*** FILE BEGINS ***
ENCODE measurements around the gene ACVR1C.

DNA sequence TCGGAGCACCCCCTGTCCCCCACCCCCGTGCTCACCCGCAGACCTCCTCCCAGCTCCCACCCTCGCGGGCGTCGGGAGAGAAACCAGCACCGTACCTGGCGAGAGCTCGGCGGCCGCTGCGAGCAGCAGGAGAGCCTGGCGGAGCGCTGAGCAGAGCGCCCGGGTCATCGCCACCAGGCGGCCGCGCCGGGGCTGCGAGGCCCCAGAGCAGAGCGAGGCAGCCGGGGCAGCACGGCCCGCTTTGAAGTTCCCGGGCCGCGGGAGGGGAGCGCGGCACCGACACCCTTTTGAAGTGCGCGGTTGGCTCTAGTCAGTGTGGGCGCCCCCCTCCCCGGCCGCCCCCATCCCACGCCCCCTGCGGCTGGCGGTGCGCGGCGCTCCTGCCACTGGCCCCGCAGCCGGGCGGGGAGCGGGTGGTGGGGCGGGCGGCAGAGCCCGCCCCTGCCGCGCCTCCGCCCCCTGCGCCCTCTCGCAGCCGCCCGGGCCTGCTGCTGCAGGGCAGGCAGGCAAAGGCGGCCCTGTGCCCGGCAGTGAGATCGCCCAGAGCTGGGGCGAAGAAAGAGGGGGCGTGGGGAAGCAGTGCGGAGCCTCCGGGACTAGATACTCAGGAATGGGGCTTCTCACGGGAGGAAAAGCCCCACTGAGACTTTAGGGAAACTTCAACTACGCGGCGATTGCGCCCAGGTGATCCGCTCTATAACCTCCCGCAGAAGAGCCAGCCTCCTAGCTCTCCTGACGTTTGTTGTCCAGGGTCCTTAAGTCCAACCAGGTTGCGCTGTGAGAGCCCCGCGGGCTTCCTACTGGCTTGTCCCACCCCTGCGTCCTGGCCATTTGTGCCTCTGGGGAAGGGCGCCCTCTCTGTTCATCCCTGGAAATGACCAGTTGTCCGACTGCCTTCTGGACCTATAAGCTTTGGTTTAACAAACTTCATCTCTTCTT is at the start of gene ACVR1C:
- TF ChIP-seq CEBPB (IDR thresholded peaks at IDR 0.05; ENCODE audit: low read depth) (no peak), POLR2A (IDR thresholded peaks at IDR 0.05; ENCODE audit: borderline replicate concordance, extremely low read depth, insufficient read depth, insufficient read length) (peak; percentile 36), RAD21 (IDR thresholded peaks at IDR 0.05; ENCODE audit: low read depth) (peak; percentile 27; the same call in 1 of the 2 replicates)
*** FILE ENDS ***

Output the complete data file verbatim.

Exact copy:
ENCODE measurements around the gene ACVR1C.

DNA sequence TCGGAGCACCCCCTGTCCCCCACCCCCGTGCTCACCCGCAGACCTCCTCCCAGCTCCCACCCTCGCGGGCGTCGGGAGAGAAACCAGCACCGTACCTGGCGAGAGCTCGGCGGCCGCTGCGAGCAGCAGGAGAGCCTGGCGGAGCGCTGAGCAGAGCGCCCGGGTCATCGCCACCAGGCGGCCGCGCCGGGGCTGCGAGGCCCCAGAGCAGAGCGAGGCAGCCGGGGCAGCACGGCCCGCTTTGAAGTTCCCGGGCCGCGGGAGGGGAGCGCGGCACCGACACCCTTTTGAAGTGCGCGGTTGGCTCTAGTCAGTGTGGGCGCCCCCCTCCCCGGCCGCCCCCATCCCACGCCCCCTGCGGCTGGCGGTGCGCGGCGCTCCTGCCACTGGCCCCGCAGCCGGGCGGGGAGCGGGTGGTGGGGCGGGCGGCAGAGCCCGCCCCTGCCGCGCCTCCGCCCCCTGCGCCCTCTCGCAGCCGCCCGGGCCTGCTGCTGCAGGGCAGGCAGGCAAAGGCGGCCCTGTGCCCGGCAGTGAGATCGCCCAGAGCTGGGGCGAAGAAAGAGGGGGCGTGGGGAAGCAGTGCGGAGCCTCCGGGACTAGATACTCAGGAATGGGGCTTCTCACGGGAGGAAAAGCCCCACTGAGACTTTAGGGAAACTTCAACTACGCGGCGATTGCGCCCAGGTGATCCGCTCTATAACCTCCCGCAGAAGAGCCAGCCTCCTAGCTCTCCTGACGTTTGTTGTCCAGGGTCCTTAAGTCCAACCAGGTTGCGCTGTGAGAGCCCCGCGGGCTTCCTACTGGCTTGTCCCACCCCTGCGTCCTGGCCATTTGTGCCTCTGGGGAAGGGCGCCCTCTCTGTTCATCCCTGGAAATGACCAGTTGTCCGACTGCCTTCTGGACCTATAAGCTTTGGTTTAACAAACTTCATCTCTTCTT is at the start of gene ACVR1C:
- TF ChIP-seq CEBPB (IDR thresholded peaks at IDR 0.05; ENCODE audit: low read depth) (no peak), POLR2A (IDR thresholded peaks at IDR 0.05; ENCODE audit: borderline replicate concordance, extremely low read depth, insufficient read depth, insufficient read length) (peak; percentile 36), RAD21 (IDR thresholded peaks at IDR 0.05; ENCODE audit: low read depth) (peak; percentile 27; the same call in 1 of the 2 replicates)